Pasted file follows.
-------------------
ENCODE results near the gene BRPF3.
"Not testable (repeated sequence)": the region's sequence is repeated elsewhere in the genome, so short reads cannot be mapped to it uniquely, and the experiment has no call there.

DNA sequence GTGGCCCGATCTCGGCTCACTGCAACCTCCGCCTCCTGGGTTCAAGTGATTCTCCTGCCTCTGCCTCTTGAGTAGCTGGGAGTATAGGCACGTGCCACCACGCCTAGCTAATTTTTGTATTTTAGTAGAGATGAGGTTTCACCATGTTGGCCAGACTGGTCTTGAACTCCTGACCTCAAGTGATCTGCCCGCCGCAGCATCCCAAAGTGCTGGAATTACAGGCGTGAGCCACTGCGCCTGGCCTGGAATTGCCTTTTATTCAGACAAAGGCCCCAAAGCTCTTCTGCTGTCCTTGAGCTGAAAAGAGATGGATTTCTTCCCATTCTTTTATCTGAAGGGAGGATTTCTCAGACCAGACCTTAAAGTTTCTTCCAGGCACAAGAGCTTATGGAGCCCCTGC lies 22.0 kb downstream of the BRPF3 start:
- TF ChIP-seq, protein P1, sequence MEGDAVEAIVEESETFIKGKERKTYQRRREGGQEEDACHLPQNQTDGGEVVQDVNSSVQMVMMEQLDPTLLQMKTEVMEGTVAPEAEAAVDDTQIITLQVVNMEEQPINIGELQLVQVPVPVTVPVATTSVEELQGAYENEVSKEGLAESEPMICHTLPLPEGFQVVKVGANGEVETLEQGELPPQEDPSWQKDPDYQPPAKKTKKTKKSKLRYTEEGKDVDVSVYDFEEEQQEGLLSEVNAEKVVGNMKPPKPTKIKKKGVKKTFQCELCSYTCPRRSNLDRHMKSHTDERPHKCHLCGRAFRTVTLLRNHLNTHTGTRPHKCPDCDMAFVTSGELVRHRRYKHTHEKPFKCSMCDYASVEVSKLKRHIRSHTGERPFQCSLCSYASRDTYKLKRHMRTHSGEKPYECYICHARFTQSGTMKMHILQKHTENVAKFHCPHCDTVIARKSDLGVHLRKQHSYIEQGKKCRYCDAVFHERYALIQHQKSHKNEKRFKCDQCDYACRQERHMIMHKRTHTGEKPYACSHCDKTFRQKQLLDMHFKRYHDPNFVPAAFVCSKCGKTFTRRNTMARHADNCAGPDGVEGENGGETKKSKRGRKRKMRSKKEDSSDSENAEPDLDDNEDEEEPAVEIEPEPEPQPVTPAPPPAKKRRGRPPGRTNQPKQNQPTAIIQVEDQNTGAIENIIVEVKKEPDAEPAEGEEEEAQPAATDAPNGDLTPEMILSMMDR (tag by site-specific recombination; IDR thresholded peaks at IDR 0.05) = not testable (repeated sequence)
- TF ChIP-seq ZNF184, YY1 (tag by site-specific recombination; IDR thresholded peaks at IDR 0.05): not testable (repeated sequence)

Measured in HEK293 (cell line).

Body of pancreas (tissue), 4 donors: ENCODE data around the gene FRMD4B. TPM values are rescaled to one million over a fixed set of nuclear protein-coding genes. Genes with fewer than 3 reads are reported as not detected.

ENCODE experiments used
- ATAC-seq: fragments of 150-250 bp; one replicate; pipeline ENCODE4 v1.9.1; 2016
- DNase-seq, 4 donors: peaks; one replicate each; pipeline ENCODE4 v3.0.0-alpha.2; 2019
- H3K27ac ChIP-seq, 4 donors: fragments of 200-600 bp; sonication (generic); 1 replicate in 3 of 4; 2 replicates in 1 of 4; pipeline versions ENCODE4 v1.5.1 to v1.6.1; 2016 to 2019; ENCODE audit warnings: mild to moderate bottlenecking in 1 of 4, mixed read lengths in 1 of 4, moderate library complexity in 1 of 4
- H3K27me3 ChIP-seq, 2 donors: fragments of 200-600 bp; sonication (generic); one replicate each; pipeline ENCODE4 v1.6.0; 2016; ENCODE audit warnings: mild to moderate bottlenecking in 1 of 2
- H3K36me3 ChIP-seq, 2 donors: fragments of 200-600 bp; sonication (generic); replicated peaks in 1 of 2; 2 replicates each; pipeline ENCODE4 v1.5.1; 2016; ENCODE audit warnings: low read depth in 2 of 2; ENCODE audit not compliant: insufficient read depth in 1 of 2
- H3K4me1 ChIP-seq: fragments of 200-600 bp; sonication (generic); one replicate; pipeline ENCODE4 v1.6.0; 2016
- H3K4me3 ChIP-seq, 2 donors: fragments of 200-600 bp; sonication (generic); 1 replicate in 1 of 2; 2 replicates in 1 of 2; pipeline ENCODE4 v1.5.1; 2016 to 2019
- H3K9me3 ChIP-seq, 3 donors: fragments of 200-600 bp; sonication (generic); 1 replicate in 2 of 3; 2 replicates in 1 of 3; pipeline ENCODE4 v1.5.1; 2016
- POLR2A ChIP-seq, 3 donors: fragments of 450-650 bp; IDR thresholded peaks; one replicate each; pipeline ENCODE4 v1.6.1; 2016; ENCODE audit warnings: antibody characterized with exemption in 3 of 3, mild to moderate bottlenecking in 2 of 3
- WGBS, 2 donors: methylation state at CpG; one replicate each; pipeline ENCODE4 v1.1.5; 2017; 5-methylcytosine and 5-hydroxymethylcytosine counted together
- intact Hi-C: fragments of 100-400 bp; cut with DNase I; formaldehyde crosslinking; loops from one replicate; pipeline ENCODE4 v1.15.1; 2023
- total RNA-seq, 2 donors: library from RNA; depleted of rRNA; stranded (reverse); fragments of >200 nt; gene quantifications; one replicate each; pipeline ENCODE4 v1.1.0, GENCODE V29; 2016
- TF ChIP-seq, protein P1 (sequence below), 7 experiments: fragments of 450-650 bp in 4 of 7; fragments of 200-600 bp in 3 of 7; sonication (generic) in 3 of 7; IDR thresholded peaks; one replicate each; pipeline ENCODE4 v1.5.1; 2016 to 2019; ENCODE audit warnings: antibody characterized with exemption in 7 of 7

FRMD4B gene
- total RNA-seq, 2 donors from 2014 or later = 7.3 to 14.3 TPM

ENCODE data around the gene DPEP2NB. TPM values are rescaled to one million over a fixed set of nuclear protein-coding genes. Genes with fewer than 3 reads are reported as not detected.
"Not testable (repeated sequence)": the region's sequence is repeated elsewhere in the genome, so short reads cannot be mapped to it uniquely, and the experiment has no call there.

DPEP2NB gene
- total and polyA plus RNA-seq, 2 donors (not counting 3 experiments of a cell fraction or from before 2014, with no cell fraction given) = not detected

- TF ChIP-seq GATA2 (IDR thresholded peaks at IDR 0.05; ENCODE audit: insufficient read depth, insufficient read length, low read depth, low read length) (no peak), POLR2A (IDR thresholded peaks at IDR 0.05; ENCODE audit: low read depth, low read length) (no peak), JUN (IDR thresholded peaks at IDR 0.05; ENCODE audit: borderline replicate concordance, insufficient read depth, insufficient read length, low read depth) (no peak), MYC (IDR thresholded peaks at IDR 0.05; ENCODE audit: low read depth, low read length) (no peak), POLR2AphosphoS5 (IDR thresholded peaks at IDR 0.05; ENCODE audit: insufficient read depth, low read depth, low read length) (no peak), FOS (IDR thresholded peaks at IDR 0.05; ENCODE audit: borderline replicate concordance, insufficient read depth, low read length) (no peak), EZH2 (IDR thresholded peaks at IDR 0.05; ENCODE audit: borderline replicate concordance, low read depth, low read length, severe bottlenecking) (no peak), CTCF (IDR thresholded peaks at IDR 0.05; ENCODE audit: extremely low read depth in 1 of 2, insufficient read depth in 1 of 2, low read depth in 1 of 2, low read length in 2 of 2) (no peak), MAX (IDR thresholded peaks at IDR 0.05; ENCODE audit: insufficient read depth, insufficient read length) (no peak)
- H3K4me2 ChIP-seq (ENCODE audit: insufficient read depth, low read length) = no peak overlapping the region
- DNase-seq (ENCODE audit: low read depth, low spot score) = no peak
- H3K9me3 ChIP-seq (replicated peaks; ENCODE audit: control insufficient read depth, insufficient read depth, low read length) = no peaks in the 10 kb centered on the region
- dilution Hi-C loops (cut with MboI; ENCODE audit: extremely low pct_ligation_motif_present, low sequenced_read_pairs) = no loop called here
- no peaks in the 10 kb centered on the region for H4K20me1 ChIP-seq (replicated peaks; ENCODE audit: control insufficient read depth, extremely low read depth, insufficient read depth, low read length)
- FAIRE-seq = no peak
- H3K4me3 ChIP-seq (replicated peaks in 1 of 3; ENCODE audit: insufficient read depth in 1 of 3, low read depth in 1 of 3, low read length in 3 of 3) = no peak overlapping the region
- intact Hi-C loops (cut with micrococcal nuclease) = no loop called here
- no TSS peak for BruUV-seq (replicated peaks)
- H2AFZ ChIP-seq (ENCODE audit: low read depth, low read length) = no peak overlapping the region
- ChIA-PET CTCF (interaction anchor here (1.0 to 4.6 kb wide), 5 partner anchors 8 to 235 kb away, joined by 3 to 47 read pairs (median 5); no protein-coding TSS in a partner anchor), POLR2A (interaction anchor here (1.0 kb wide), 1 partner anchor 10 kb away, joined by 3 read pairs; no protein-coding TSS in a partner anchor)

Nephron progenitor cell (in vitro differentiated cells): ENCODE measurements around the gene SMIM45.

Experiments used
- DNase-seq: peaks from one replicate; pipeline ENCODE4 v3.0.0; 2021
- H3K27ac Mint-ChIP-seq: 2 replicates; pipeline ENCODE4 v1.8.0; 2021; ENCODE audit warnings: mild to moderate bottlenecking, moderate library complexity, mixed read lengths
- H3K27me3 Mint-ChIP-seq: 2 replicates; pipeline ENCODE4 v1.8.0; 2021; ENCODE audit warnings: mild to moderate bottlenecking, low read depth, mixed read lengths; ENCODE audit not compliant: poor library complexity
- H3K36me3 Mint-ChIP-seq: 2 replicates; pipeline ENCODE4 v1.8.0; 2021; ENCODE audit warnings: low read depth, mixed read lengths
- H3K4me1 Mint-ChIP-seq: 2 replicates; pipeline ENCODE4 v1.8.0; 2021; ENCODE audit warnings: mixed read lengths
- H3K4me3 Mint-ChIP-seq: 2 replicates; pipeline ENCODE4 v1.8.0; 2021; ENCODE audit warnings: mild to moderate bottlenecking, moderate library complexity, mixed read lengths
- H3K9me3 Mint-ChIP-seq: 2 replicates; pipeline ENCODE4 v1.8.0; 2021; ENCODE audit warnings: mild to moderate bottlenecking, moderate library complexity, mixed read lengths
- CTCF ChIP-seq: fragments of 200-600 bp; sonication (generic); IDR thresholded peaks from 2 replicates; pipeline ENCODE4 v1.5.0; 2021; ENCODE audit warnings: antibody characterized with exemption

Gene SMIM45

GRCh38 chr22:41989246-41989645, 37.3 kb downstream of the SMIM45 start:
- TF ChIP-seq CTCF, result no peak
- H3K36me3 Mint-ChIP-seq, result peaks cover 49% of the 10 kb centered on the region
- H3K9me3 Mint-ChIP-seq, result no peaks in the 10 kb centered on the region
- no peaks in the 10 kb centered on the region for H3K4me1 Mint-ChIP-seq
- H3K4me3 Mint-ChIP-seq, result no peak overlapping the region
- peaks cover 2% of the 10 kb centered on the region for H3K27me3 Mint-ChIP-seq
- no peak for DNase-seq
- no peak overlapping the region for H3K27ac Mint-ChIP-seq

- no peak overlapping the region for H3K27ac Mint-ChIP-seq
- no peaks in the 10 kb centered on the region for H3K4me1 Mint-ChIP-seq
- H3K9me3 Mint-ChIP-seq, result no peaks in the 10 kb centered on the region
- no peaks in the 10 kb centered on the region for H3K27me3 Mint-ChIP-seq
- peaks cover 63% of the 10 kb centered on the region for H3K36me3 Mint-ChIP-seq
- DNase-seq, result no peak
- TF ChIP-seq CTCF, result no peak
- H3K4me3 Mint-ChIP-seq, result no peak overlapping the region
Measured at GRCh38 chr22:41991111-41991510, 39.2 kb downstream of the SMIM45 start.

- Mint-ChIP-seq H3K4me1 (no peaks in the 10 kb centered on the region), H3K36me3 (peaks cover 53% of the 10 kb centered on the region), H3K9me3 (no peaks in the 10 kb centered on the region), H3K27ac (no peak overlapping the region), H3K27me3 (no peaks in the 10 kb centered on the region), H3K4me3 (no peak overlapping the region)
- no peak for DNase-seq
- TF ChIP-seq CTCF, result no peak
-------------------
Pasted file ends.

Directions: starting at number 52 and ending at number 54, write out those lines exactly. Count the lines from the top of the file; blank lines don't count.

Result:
- TF ChIP-seq CTCF, result no peak
- H3K36me3 Mint-ChIP-seq, result peaks cover 49% of the 10 kb centered on the region
- H3K9me3 Mint-ChIP-seq, result no peaks in the 10 kb centered on the region